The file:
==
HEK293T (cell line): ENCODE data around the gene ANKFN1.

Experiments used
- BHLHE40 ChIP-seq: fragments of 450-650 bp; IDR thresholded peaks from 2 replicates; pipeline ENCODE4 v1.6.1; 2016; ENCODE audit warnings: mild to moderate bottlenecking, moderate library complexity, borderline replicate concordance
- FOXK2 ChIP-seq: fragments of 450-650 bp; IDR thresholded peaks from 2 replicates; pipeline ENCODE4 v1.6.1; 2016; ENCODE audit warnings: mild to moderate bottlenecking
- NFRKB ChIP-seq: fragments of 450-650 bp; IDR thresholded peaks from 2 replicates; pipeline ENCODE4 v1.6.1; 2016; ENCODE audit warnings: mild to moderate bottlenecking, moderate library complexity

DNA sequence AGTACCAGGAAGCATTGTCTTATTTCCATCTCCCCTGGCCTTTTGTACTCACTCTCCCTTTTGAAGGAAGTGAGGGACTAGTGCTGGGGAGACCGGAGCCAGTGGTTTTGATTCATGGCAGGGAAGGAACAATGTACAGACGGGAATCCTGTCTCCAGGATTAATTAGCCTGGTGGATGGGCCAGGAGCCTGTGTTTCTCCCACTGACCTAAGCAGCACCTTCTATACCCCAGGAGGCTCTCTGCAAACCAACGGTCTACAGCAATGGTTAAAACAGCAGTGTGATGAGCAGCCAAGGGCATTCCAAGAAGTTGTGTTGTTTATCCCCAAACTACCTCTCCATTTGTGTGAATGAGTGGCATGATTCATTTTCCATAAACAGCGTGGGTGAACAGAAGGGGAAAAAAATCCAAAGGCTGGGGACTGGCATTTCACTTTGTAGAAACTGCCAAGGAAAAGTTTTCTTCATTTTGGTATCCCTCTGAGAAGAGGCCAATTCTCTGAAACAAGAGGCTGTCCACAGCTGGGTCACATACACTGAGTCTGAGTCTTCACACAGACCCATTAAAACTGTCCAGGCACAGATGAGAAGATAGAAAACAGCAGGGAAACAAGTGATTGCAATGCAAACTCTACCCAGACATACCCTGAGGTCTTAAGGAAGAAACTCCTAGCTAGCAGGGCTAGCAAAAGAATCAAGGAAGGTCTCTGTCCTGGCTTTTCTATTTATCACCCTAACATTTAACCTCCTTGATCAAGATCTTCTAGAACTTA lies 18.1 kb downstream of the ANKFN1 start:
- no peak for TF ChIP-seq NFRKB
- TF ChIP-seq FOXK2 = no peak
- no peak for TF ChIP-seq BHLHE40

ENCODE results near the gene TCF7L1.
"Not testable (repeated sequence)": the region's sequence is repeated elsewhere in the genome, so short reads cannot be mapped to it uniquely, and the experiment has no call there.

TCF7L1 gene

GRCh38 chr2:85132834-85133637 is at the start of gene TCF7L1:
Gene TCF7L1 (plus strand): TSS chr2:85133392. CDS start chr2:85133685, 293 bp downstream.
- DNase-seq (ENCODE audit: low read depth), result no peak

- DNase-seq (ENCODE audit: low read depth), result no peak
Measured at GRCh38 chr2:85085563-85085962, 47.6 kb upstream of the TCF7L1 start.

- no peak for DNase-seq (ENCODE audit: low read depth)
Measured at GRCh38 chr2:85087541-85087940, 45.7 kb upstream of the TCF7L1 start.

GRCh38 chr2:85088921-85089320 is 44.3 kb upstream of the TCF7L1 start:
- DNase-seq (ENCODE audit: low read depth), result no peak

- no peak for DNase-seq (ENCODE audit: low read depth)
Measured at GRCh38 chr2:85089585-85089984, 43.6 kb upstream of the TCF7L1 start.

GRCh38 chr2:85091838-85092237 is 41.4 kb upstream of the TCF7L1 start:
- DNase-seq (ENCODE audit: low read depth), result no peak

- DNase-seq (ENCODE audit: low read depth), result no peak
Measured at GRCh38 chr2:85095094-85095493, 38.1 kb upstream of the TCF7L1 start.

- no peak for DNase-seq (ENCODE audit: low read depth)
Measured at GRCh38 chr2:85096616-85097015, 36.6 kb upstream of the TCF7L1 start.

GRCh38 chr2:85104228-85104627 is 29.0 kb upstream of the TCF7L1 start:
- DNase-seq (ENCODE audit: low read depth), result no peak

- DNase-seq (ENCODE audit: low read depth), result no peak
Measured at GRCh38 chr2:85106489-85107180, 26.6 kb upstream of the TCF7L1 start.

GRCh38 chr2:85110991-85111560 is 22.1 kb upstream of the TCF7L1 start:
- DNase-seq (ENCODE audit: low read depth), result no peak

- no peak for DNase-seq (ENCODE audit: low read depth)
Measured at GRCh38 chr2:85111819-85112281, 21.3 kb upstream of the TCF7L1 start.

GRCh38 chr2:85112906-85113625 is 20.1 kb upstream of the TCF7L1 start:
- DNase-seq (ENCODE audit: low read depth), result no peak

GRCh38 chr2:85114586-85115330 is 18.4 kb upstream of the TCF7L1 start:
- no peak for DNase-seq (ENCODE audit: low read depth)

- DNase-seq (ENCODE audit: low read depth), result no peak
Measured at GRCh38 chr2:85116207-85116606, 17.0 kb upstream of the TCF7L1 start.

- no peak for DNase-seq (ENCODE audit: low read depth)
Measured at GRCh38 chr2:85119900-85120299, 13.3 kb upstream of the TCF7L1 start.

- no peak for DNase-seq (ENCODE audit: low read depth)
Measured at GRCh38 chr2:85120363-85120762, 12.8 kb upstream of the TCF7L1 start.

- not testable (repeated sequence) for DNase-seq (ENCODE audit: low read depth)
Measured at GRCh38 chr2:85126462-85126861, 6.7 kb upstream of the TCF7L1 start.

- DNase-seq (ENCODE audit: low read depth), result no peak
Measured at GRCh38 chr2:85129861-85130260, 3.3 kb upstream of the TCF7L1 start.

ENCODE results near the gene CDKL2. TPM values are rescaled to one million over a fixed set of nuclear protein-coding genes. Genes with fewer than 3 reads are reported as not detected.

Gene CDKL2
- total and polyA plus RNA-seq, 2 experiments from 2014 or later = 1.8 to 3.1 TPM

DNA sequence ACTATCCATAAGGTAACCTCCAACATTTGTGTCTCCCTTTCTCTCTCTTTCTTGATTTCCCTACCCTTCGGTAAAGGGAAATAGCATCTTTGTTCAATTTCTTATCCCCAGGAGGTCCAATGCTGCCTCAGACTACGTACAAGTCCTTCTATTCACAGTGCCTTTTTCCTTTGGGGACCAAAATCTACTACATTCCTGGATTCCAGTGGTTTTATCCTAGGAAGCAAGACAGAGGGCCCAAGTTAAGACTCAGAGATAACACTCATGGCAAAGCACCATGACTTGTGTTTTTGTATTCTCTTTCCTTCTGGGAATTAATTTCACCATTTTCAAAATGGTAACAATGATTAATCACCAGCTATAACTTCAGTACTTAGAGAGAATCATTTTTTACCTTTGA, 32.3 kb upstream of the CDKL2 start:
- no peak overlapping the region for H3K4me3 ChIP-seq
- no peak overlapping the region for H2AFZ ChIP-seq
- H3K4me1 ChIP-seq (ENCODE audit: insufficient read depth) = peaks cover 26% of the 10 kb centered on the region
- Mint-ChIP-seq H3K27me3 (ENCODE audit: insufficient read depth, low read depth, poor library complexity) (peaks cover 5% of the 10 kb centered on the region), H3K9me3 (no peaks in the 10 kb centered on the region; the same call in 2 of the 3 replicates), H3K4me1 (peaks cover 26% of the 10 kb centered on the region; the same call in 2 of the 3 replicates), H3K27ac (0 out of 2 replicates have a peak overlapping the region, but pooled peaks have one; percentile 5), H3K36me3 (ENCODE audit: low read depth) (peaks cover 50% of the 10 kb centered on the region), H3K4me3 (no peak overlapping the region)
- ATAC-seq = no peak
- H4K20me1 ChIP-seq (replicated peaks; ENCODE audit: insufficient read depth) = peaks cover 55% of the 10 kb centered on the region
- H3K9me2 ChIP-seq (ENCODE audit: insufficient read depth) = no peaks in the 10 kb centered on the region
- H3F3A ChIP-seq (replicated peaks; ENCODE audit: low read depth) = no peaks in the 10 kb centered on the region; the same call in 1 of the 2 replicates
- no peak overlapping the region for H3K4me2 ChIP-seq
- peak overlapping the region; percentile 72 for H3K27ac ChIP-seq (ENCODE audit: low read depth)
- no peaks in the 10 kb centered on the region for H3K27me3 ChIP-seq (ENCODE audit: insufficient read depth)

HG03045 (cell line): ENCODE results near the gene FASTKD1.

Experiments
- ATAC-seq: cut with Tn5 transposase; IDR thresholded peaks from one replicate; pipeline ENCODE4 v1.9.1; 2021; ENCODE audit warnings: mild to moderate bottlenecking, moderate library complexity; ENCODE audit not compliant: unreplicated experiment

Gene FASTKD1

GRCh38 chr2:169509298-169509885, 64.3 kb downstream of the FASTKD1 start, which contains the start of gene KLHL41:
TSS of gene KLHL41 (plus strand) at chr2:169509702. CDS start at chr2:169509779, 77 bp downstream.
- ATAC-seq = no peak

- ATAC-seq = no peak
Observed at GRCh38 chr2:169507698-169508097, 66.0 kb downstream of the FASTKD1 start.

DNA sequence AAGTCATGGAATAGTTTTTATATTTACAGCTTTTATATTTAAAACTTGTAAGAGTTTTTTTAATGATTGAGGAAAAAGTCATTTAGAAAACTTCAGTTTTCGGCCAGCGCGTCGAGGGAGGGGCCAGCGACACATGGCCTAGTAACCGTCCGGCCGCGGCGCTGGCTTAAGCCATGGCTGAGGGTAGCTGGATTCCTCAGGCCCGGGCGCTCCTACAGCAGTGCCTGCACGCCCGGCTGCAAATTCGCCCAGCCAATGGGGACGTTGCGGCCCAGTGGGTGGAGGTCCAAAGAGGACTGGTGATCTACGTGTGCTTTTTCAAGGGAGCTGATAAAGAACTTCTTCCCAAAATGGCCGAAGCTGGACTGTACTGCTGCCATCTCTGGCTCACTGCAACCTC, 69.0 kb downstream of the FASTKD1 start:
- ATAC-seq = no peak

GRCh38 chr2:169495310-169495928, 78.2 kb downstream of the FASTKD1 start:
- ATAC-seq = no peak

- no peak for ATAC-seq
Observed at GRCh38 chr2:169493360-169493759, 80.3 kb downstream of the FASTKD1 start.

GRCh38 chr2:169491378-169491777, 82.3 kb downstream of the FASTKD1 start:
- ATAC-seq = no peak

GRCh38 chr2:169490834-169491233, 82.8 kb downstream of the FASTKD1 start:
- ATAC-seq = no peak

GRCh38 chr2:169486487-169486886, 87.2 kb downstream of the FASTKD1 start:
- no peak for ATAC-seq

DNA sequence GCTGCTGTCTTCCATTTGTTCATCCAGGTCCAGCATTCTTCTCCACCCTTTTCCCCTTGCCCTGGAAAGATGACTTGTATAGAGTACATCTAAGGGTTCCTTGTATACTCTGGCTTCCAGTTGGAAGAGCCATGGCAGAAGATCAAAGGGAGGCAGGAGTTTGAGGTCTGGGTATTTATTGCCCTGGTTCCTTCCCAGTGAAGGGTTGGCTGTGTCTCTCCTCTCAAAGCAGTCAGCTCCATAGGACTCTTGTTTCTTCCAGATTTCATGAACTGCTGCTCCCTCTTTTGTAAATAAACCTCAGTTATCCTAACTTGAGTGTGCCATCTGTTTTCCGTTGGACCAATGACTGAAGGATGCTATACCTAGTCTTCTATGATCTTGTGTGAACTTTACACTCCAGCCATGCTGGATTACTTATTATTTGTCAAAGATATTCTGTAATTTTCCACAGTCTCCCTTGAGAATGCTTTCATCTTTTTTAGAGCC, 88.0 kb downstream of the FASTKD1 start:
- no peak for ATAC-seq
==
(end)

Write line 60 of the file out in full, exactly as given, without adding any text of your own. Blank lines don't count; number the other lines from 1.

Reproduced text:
- ATAC-seq = no peak